There's always the concern that an assistant coach, whose role often gets him close to the players, will stumble when he has to adopt the sterner approach required of the boss. Parise isn't concerned. “Sometimes it’s different with the transition you go through from assistant where you’re buddy-buddy with the players," he told Gulitti. "It is different when you’re the head coach, but I think he’ll do a great job.”
There are a lot of people who don't think that the Hall of Fame did such a great job of its selection of new honorees. Few had a problem with Oates, Sakic or Pavel Bure, but critics are scratching their heads at how Brendan Shanahan was omitted in favor of Mats Sundin. The snub of Fred Shero and Pat Burns, two coaches who would have to be selected in the Builders' category, also angers some fans and observers.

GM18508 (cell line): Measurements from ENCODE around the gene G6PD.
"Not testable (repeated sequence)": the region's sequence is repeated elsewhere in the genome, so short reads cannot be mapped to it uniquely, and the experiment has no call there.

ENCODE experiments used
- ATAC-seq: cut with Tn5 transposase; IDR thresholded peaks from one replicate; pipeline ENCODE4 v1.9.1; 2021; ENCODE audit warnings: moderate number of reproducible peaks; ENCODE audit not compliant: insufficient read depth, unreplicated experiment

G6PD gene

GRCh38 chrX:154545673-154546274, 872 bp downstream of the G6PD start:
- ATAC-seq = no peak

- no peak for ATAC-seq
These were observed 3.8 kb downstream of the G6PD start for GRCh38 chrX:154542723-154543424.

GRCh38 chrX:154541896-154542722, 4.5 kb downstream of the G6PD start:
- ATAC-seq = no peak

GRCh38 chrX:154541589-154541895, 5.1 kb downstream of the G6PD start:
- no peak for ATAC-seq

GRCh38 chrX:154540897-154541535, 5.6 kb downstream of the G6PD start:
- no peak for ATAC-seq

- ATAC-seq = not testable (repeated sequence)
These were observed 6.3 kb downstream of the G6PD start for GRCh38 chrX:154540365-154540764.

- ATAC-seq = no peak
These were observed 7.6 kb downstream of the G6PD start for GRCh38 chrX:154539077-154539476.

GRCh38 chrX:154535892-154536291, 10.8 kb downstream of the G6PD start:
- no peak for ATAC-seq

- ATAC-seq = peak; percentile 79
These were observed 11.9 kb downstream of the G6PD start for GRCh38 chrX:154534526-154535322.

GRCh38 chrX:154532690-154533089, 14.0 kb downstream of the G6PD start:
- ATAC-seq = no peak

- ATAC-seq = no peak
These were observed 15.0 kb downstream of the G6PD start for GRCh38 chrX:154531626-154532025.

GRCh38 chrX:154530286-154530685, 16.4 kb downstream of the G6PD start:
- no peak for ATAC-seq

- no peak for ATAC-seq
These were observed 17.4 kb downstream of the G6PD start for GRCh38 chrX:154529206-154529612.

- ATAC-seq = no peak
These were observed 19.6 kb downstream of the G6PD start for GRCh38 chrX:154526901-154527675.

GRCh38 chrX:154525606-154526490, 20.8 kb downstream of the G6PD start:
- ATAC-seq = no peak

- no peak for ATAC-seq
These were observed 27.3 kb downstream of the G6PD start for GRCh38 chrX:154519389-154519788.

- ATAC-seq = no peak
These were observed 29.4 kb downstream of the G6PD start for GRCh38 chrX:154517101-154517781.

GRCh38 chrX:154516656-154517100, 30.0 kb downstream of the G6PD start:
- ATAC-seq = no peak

When it comes to Shanahan, whose numbers certainly merit induction, several theories have been forwarded as to why he was bypassed this time. We can't know, of course, because the selection committee reveals nothing about its deliberations. Ken Campbell, in The Hockey News suggests, among other things, that a Toronto bias intrudes on the selection committee's collective thought process.
On Yahoo's Puck Daddy, Greg Wyshynski reviews others possible reasons (ranging from selfishness and marital issues to run-ins with coaches) and surmises that Shanny's off-ice behavior played a role. "The Hall of Fame Selection Committee loathes misbehavior and ego," Wyshynski writes.
Perhaps, although that's a general trait of hockey's establishment culture. The guidelines for selecting a player state that "Candidates for election as Honoured Members in the player category shall be chosen on the basis of their playing ability, sportsmanship, character and their contribution to their team or teams and to the game of hockey in general." But not having sat with the committee, I'm reluctant to second Wyshynski's charge as it applies to Shanahan or anyone else.